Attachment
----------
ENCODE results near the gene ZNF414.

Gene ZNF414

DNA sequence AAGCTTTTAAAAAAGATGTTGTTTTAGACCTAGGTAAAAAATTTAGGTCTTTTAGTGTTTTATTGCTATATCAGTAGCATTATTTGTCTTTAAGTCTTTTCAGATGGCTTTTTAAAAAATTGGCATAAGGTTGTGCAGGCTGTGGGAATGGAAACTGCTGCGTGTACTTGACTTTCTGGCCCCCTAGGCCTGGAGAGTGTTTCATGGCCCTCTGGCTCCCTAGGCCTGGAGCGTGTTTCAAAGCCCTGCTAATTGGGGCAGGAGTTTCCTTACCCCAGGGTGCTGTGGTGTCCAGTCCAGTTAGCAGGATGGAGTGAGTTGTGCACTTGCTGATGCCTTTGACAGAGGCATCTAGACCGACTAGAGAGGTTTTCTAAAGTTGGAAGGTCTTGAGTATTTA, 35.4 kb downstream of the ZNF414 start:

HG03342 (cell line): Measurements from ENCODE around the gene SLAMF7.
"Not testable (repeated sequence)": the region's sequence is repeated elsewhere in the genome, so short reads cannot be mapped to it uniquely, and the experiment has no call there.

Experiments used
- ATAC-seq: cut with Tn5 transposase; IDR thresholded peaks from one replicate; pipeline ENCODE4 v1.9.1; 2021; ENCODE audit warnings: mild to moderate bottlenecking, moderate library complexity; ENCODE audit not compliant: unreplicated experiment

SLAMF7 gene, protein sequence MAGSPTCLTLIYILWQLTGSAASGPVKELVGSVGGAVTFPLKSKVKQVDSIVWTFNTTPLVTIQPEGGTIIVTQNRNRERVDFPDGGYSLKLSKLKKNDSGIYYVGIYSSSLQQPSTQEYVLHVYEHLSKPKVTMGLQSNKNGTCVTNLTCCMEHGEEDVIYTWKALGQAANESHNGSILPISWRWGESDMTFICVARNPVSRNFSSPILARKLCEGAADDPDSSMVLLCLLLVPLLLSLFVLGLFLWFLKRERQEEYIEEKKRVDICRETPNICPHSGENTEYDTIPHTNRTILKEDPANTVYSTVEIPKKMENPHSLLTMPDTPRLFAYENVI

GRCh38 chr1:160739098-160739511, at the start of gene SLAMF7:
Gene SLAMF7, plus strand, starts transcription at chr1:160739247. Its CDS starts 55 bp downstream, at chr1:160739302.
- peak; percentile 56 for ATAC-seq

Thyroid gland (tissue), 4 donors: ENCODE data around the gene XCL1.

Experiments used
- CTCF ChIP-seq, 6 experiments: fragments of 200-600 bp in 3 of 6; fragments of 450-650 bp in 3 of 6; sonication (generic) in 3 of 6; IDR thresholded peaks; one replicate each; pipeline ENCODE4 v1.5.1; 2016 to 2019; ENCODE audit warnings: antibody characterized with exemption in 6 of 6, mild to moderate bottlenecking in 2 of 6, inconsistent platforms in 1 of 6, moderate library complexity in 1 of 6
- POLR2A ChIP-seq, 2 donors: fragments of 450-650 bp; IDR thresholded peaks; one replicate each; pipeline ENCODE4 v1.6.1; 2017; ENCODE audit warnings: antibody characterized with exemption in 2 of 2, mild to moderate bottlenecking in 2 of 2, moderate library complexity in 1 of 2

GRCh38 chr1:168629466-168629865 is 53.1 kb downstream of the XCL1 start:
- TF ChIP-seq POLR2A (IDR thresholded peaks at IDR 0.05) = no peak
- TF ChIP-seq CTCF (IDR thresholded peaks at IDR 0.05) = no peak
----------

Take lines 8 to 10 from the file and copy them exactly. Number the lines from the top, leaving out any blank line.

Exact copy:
SLAMF7 gene, protein sequence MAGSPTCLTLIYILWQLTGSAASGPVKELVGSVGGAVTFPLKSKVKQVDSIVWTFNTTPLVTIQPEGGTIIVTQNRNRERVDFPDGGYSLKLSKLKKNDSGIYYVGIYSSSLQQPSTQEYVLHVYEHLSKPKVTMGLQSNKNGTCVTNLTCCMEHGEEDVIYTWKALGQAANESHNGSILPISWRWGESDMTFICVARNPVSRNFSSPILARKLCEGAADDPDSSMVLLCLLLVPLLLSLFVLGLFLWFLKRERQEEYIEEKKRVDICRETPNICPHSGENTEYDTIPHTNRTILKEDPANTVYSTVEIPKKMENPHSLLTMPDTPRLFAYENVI

GRCh38 chr1:160739098-160739511, at the start of gene SLAMF7:
Gene SLAMF7, plus strand, starts transcription at chr1:160739247. Its CDS starts 55 bp downstream, at chr1:160739302.